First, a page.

What really makes Kessel special is how she was able to capture her third NCAA title. In 2014 she suffered from post-concussion syndrome and was unable to play hockey for a little over a year. After finding a new doctor and starting a new training regime, she returned to the Gophers for her senior season in 2015-16. In poetic fashion, she scored the game-winning goal in the National Championship title game. Kessel scored in the shootout in the Gold Medal game in the last Olympics and is expected to be another important piece for team USA this year.

Abbey Murphy is another Gopher from Illinois. Currently a sophomore at the U, she’s one of the youngest players suiting up for Team USA this February. She’s been representing the USA for a few years and has won two Gold Medals and two Silvers.

Next in the Minnesotan forward core is Hannah Brandt. She grew up in Vadnais Heights and played high school hockey for Hill-Murray, and then went on to be a star for the Gophers. A Patty Kazmaier finalist in all four college seasons, she was able to help the Gophers win three National Championships. She’s been a part of USA hockey for many years now and has helped them win numerous Gold Medals.

Dani Cameranesi is a returning member of the 2018 Olympic Gold Medal-winning group. Hailing from Plymouth, she played her high school hockey for The Blake School and won the 2013 Ms. Hockey award for best girls high school hockey player in Minnesota. She then went on to play for the Gophers and won two National Championships for the U. She won Rookie of the Year in 2014 and was a Patty Kazmaier Award finalist twice. Known for her great passing abilities, Cameranesi dished out 108 assists for the Gophers. A part of Team USA since 2011, she’s won Gold many times and will be an integral part of the team looking to defend Gold.

Kelly Pannek is another player from Plymouth. She played for Benilde-St. Margaret’s and graduated in 2014. She then went on to play for the Gophers, as many standout Minnesotan hockey players do. An All-Star for the U, she helped them to two National Titles. She has been a part of the USA Hockey program since 2013.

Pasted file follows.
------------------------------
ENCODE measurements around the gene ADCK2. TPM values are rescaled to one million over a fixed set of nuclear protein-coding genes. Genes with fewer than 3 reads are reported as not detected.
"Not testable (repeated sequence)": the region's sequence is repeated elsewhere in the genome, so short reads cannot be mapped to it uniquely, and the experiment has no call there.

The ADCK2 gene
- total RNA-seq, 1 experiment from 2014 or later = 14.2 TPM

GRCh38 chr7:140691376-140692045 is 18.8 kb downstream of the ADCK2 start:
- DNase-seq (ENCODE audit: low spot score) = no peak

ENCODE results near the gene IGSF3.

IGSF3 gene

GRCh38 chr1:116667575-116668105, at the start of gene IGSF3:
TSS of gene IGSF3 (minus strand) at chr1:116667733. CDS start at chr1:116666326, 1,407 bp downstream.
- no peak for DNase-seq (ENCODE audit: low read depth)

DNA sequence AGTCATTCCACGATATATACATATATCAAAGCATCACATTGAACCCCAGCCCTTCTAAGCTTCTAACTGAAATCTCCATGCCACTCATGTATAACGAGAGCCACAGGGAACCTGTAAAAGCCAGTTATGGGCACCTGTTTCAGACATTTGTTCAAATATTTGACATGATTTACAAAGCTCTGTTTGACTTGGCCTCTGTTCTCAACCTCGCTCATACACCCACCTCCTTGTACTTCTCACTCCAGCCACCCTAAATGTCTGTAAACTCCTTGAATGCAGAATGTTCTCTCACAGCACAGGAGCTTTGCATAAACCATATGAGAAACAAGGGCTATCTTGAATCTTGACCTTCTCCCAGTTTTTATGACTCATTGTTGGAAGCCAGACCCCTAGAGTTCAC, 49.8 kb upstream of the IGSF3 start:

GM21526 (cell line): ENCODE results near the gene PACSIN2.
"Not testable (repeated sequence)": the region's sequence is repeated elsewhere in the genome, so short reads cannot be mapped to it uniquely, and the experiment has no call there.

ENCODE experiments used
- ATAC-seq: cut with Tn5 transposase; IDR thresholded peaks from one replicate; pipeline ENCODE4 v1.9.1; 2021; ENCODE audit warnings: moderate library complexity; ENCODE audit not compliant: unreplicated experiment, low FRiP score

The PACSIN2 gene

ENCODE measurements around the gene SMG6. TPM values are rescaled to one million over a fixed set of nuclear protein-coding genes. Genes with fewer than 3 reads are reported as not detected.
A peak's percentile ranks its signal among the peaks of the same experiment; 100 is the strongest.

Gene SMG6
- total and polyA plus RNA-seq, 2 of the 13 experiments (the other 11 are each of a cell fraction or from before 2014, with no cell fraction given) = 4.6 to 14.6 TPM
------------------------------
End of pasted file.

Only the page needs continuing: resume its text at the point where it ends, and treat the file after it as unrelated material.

Last but definitely not least, we have Grace Zumwinkle from Excelsior. She played high school hockey for Breck School and was 2017 Ms. Hockey as well as MVP all four years. Zumwinkle played four years for the Gophers and was captain during her senior season. Primarily a goal scorer, Team USA will lean on her to provide the points this year.

Alex Carpenter, Jesse Compher, Abby Roque, Hayley Scamurra, and USA legends Kendall Coyne-Schofield, Brianna Decker, and Hilary Knight are the other forwards looking to bring the United States their second consecutive Gold Medal for the first time in team history. Since 1998, the women have brought home two Gold, three Silvers, and one Bronze medal. This year Team USA looks to catch up to Team Canada, as they lead all women’s teams with four Olympic Gold Medals.

So while the men’s hockey teams might not be suiting up the best players in the world, the women will be. Minnesotans should be excited too, with all the connections to the State of Hockey for the women’s side. We should all be proud to see our players on the national stage. The last Gold Medal game for the women ended in a nail-biting shootout win for the Americans, and this year should be no less thrilling.